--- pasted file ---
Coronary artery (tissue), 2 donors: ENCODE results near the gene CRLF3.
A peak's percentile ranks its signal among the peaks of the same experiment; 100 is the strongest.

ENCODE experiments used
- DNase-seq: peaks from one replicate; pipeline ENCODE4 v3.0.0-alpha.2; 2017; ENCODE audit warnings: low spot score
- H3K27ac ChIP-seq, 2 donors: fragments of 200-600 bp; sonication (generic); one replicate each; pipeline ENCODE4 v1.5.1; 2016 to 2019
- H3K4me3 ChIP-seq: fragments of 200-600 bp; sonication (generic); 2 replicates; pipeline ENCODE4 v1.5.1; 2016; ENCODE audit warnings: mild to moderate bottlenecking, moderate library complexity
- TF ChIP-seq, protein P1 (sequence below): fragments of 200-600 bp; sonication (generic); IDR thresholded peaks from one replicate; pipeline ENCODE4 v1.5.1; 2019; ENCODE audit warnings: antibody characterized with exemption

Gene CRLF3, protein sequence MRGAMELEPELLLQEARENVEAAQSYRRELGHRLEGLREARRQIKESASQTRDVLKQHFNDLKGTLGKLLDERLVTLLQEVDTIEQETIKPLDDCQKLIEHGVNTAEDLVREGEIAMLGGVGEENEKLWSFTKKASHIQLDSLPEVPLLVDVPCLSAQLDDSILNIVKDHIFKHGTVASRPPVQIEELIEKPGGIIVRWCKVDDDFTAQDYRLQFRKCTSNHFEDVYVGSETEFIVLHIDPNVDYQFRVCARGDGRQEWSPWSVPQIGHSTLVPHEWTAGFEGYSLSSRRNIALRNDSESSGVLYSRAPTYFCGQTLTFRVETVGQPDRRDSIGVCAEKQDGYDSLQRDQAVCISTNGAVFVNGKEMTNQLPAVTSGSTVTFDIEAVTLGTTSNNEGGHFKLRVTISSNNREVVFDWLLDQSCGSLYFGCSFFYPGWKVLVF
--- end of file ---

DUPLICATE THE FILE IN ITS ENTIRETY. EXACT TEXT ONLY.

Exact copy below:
Coronary artery (tissue), 2 donors: ENCODE results near the gene CRLF3.
A peak's percentile ranks its signal among the peaks of the same experiment; 100 is the strongest.

ENCODE experiments used
- DNase-seq: peaks from one replicate; pipeline ENCODE4 v3.0.0-alpha.2; 2017; ENCODE audit warnings: low spot score
- H3K27ac ChIP-seq, 2 donors: fragments of 200-600 bp; sonication (generic); one replicate each; pipeline ENCODE4 v1.5.1; 2016 to 2019
- H3K4me3 ChIP-seq: fragments of 200-600 bp; sonication (generic); 2 replicates; pipeline ENCODE4 v1.5.1; 2016; ENCODE audit warnings: mild to moderate bottlenecking, moderate library complexity
- TF ChIP-seq, protein P1 (sequence below): fragments of 200-600 bp; sonication (generic); IDR thresholded peaks from one replicate; pipeline ENCODE4 v1.5.1; 2019; ENCODE audit warnings: antibody characterized with exemption

Gene CRLF3, protein sequence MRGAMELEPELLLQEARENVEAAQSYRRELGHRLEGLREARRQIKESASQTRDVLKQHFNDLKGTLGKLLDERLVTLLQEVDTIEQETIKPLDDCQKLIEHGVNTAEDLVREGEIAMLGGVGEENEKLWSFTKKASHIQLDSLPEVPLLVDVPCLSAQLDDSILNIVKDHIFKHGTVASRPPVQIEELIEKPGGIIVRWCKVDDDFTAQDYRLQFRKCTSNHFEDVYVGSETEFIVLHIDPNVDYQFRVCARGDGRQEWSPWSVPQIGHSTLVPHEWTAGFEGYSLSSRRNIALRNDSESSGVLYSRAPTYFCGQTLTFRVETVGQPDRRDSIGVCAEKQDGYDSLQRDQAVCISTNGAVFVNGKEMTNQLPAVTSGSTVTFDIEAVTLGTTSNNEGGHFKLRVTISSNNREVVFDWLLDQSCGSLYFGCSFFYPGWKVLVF